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The easiest way to make the best Irish soda bread

Traditional Irish soda bread

Traditional Irish soda bread is made with only four ingredients

Delicious Irish soda bread

Today we're making traditional Irish soda bread for St. Patrick's Day! Irish soda bread is soft and juicy on the inside and has a crunchy crust on the outside.

No yeast needed to make traditional Irish soda bread.
  you need  just  four simple ingredients.

  1. Pastry or cake flour
  2. Baking soda
  3. milk
  4. salt

This is it! These four ingredients make some delicious bread that tastes amazing fresh out of the oven and stirred into butter and jam.

Should you use pastry or cake flour for authentic Irish soda bread?

I've seen a lot of recipes online for Irish soda bread that use all-purpose flour and frankly, if you use that flour, your baking will be very tough. You really need to use a soft, low-protein flour like cake or pastry flour so your bread is nice and fluffy, not too thick.

What is the traditional Irish soda bread?

Baking soda is quick bread made with baking soda instead of yeast. It became popular in Ireland around the time of the Irish Potato Famine of 1845-1849 as an inexpensive but nutritious food.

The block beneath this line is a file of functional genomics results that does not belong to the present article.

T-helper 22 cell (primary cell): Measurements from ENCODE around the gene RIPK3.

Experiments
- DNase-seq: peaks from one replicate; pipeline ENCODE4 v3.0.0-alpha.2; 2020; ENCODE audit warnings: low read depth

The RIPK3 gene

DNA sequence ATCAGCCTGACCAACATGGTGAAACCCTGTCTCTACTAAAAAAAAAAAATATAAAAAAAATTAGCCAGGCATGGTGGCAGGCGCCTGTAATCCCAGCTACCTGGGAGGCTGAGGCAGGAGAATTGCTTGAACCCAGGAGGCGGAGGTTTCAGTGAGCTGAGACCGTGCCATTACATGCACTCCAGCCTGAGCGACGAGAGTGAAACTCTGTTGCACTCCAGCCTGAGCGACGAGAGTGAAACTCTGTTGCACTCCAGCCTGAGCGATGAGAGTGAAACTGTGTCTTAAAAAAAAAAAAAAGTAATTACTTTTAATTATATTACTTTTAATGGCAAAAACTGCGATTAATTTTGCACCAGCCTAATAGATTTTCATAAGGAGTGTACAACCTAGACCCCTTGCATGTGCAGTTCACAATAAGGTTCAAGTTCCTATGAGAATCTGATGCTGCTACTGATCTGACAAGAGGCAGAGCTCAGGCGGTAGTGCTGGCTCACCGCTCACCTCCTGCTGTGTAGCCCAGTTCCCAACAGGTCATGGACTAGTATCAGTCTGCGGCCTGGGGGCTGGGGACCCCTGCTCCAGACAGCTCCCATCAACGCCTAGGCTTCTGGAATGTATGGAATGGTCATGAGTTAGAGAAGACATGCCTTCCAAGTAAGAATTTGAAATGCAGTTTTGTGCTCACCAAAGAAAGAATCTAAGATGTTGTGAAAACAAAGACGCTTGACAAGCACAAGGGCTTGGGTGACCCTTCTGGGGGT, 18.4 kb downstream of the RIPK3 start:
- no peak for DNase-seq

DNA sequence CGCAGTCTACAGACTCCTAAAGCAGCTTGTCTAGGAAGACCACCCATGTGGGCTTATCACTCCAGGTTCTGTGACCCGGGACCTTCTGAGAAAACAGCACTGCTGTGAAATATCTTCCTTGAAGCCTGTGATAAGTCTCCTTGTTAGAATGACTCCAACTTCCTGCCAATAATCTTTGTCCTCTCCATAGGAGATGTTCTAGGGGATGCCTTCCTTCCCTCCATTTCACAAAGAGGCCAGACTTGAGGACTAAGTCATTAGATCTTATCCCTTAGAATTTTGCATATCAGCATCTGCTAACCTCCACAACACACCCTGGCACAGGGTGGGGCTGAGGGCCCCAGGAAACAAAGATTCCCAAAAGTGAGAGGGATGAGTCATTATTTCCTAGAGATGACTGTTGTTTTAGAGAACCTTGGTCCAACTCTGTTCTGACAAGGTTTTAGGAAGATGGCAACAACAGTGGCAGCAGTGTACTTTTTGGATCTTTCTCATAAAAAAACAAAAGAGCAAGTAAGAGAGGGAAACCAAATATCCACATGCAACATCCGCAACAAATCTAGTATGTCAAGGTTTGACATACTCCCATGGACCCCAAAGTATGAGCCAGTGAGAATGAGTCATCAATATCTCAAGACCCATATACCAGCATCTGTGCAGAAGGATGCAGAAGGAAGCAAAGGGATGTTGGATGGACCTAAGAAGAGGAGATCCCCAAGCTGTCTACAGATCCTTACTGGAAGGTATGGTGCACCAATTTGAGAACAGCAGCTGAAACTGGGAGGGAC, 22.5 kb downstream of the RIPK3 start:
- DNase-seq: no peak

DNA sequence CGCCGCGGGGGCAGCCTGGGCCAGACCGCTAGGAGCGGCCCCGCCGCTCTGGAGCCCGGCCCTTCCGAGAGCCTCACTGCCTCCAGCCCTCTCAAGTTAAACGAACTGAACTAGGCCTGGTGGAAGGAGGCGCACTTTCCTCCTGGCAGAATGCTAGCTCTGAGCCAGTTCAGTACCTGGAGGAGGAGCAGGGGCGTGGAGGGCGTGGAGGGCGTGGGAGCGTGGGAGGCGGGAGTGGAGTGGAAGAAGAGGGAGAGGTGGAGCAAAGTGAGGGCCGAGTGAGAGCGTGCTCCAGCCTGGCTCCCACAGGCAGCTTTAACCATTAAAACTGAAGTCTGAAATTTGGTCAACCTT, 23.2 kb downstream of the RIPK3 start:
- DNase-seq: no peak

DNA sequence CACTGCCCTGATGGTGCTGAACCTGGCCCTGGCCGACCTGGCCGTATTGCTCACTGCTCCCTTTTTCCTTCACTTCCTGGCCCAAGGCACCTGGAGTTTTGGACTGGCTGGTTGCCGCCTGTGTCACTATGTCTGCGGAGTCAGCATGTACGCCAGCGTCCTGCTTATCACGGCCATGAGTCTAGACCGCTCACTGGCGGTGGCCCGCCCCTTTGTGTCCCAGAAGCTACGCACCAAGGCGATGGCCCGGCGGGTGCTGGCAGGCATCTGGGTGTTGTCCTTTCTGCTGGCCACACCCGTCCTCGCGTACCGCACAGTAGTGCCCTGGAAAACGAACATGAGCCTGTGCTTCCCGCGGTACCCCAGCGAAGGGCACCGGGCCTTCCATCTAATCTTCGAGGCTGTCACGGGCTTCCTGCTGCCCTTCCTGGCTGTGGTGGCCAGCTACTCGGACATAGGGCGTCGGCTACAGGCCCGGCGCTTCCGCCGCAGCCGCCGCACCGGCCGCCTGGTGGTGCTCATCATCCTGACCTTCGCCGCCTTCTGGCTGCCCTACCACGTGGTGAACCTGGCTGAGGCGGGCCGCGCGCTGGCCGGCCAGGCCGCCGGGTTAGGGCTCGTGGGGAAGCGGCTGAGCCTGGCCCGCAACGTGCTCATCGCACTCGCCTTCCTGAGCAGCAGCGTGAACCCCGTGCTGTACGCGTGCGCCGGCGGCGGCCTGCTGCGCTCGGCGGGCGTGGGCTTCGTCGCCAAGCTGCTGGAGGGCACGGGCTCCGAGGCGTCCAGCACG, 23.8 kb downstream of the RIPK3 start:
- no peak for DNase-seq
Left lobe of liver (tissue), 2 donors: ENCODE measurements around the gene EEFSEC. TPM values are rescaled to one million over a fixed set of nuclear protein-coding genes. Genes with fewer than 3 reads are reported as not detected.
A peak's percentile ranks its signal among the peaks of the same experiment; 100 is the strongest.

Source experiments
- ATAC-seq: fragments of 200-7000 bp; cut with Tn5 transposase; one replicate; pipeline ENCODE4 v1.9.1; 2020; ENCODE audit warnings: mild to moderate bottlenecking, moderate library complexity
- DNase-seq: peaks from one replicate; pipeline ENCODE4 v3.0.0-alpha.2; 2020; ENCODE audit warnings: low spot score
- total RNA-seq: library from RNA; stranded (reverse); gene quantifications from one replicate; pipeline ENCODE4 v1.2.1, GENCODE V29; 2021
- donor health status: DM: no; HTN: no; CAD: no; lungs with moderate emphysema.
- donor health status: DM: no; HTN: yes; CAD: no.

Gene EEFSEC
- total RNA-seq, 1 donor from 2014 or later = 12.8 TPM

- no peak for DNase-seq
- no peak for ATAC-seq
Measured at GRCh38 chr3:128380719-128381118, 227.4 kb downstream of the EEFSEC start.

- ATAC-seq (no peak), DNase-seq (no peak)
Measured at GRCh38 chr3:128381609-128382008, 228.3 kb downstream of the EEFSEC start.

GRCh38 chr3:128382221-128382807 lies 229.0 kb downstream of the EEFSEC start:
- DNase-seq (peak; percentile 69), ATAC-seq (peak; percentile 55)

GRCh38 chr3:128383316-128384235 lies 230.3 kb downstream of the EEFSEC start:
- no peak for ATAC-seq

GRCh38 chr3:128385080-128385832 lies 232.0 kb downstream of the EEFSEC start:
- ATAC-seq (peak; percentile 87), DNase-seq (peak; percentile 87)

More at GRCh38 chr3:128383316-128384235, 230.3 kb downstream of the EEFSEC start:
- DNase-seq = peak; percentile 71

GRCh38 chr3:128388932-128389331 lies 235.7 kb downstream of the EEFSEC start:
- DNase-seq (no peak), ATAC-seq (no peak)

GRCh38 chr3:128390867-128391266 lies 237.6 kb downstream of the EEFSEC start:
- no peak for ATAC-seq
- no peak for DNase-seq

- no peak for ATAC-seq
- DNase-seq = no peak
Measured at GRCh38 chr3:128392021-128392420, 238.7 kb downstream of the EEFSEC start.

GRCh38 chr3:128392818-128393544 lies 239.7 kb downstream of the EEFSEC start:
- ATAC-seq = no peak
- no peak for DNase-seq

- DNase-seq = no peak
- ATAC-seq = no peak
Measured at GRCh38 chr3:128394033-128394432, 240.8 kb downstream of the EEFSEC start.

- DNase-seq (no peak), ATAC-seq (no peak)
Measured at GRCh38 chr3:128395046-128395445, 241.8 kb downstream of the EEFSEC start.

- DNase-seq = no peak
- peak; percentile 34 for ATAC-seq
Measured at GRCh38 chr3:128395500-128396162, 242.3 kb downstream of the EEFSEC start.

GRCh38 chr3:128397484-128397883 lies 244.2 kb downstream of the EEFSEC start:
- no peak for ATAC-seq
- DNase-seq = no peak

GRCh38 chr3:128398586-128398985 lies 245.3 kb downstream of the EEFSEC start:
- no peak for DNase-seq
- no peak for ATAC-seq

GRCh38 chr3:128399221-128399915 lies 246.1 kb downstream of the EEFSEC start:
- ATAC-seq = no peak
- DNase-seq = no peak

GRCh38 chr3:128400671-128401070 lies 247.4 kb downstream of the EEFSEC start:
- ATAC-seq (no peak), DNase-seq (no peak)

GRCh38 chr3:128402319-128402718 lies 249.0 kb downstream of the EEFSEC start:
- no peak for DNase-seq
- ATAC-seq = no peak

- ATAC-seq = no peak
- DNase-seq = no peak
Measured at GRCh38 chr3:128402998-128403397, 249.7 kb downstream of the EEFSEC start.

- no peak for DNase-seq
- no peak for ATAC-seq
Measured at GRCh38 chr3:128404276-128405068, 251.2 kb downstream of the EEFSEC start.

I usually deal with really traditional and original recipes, but I have to say I prefer the modern modifications that contain butter and eggs. Some variations also include raisins or streams, which give Irish soda bread a bit more flavour.

Do you need buttermilk for authentic Irish soda bread?

Traditional Irish soda bread is made with inexpensive ingredients that were readily available at the time. The curd was actually what was originally used, not the curd. Curd is milk that has become sour. Not great for drinking. So the dairies had to think of a way to sell the milk that was useless.

Buying curd was cheaper than buying fresh milk, so it was a great choice for baking. But to make the curd work in the recipe, the baking soda was needed to create a reaction (also known as bubbles) to make the bread rise.

Nowadays, we have butter that is similar to curd. If you don't have curd, you can add 2 tablespoons of white vinegar or lemon juice to 2 cups of plain milk, stirring.

You can also add 1 1/2 teaspoons of cream of tartar to milk and get similar results.

How do you make Irish soda bread?

Making Irish soda bread couldn't be easier. Mix the cake flour, baking soda and salt together, then make a hole in the middle. Add half of your milk and gently fold the dry ingredients from the outside toward the center. Then add the rest of the milk and stir until everything is wet.

Form into a rough ball, sprinkle the surface with some flour and don't forget to cut a cross on top!